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Scientists find ancient asphalt domes off California coast

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posted on May, 2 2010 @ 08:19 PM
Scientists find ancient asphalt domes off California coast

They paved paradise and, it turns out, actually did put up a parking lot. A big one. Some 700 feet deep in the waters off California's jewel of a coastal resort, Santa Barbara, sits a group of football-field-sized asphalt domes unlike any other underwater features known to exist.

About 35,000 years ago, a series of apparent undersea volcanoes deposited massive flows of petroleum 10 miles offshore. The deposits hardened into domes that were discovered recently by scientists from the Woods Hole Oceanographic Institution (WHOI) and UC Santa Barbara (UCSB).

Their report—co-authored with researchers from UC Davis, the University of Sydney and the University of Rhode Island—appears online today (April 25) in the Journal Nature Geoscience. The work was funded by the National Science Foundation, U.S. Department of Energy and the Seaver Institute.

High-resolution bathymetry shows extinct asphalt volcanoes on the sea-floor off California. Credit: Dana Yoerger, WHOI

35,000 years ago huh? Wonder if these will ever rear there heads again?

posted on May, 2 2010 @ 10:39 PM
That's interesting.

I had this humorous thought that with stuff like that, it's not like anybody can really 'see' it in person. It reminded me of how I used to wonder, if UFOs were real and could disguise themselves, why they would even need to hide. Why not just holoproject the image of an airplane or cloud? This reminds me of that idea a little bit. Anything that's big and visible on google maps could get a press release saying it's anything. It's not like we're all going to swim over there and check it out up close for ourselves. ;-)

I'm not saying it's anything else than what it is, I'm just sayin... it's funny how we take everything on faith.


posted on May, 2 2010 @ 10:43 PM
To all the Quake Watch 2010 and Volcano Watch 2010 thread contributors. In the event there are future swarms of the coast of Santa Barbara. This may very well be the culprit.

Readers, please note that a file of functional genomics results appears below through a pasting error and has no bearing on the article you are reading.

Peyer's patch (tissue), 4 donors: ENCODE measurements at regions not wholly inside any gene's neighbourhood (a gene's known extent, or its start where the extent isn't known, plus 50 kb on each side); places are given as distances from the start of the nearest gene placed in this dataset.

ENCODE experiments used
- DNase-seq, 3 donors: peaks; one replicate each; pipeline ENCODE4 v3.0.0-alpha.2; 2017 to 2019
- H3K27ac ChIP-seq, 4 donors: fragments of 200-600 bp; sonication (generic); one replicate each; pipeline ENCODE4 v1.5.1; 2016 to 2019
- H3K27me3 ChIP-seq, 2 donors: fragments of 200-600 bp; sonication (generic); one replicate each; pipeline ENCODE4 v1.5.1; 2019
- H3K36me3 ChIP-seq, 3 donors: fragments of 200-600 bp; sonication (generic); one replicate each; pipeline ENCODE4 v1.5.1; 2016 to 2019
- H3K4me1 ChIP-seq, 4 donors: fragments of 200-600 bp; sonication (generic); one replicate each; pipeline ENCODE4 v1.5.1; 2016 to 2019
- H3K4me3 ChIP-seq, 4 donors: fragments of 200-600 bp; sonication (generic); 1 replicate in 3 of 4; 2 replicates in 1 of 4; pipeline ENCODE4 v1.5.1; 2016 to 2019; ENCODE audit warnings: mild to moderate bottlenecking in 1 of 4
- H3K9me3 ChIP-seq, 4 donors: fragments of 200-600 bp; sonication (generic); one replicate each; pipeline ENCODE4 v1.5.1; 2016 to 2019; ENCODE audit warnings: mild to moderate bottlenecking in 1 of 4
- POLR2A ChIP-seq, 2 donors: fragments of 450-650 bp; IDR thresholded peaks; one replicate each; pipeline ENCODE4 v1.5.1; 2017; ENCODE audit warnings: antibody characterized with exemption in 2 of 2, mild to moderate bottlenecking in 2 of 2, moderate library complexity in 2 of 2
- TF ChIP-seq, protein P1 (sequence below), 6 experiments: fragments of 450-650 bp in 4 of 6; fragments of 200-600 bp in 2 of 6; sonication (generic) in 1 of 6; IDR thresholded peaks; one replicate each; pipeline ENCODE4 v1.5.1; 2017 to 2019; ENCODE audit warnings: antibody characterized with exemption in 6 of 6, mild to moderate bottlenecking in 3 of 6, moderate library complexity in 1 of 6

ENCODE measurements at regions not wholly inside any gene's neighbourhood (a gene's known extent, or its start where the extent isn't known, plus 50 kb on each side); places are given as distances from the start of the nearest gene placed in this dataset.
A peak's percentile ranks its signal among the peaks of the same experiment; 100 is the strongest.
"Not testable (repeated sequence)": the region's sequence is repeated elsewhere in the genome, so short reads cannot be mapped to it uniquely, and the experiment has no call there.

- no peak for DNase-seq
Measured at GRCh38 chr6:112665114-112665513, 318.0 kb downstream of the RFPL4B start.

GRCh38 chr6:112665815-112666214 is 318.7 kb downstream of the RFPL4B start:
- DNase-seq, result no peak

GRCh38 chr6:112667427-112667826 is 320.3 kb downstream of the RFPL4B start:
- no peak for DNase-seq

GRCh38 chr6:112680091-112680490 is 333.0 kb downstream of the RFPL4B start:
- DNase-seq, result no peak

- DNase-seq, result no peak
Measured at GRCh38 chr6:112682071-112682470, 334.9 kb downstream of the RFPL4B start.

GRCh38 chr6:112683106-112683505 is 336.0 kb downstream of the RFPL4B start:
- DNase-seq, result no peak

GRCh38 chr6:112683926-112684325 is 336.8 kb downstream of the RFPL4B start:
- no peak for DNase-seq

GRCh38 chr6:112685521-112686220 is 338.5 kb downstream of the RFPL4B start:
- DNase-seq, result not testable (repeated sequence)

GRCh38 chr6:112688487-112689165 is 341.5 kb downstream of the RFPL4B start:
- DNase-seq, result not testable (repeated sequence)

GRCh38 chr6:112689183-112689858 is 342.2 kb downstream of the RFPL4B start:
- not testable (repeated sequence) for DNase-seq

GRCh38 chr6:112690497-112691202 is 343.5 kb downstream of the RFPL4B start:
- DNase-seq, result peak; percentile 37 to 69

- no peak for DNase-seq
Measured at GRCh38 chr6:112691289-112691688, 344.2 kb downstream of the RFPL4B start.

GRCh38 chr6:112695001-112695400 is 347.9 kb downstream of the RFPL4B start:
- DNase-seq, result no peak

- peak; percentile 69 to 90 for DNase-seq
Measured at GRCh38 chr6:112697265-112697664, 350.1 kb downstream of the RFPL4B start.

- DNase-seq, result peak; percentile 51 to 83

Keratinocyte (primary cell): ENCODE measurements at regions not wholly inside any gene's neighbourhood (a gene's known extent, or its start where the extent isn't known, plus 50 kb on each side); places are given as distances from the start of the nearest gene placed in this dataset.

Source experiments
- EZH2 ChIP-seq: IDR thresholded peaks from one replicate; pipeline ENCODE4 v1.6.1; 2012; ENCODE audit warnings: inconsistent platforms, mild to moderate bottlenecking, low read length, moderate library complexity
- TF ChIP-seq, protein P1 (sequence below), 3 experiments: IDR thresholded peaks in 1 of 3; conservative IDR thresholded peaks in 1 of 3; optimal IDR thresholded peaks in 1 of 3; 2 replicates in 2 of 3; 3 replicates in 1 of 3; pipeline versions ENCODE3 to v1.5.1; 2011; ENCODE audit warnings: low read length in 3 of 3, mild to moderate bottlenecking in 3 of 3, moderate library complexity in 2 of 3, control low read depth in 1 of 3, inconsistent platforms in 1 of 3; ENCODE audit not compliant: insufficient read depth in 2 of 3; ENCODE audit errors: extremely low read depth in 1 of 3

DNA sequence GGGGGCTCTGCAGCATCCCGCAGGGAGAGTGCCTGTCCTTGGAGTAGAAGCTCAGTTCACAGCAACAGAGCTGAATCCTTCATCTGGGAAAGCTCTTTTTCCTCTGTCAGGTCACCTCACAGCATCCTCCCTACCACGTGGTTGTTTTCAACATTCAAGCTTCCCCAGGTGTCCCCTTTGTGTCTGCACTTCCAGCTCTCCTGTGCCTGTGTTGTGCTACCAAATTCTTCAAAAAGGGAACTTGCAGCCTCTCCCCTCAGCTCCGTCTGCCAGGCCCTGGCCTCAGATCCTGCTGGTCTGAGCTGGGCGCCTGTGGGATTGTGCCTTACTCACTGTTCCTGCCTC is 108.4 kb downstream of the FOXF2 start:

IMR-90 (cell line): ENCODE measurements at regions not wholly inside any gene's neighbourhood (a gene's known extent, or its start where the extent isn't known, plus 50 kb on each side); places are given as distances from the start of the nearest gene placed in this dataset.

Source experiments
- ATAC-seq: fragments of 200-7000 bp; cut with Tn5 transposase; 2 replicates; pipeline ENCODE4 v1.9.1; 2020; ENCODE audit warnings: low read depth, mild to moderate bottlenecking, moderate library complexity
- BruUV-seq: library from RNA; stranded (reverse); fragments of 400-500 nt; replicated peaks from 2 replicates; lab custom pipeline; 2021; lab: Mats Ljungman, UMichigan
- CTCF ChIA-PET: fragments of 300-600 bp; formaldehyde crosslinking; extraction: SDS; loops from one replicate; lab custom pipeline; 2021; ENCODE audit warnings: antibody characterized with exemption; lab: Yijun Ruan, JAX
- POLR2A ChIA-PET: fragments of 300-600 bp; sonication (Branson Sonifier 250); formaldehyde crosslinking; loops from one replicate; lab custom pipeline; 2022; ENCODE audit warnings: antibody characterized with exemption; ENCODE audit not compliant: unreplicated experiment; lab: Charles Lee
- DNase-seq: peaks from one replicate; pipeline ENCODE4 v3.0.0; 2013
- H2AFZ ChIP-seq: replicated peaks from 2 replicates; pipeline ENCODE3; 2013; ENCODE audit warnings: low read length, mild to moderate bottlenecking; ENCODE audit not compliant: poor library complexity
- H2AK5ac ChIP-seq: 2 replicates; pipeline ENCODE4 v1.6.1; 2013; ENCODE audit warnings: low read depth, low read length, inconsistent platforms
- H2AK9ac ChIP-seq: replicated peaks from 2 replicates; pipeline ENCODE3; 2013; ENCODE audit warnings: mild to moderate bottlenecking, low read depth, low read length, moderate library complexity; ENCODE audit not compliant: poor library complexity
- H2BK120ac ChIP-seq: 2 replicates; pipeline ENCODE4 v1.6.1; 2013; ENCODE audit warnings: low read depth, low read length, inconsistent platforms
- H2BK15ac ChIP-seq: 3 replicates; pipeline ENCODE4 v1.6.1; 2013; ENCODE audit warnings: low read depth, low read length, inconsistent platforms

posted on May, 2 2010 @ 10:50 PM
reply to post by RedCairo

You know I thought about this and these came to mind:

Ancient Burial-Mounds - What Happened There?

Although these are on another continent, who's to say these aren't the same thing.

posted on May, 2 2010 @ 11:37 PM

35,000 years ago huh? Wonder if these will ever rear there heads again?

Well.they have not in like 35,000 years.That wasn't yesterday you know.

This is so misleading.There are asphalt seeps and known asphalt areas all up and down the California coast and inland.

You may have heard of The La Brea tar pits?

Living in the area of SoCal mentioned anybody that transits the 101 freeway from L.A. to Santa Barbara know there are tar seeps on the coast.You can see them if you know what you are looking for.

There are also numerous known seeps in Ventura County along the coast and beaches.

So it would come as no surprise to find these in the area along the Santa Barbara Channel where oil is known to exist.

I could bet when the oil company's were looking for oil off the coast they found these and just said,'That ain't oil" and moved on.

[edit on 2-5-2010 by Oneolddude]

posted on May, 2 2010 @ 11:39 PM
My first thoughts are of what would happen should these destablize, or if they became active. Could this release millions of gallons of oil into the waters? A natural 'oil spill' if you will. I personally don't think any volcano is completely 'dormant'. Good find!

posted on May, 2 2010 @ 11:44 PM
reply to post by Oneolddude

along the Santa Barbara Channel where oil is known to exist.

Hmmm, maybe that's where they'll want to drill next, they ruined the Gulf Coast, why not the Pacific Coast and throw a few off the Coast of the Atlantic as well, go all in.

I see your point, which to me solidifies the fact that we know very little of what is under the depths. We've a lot to learn period!

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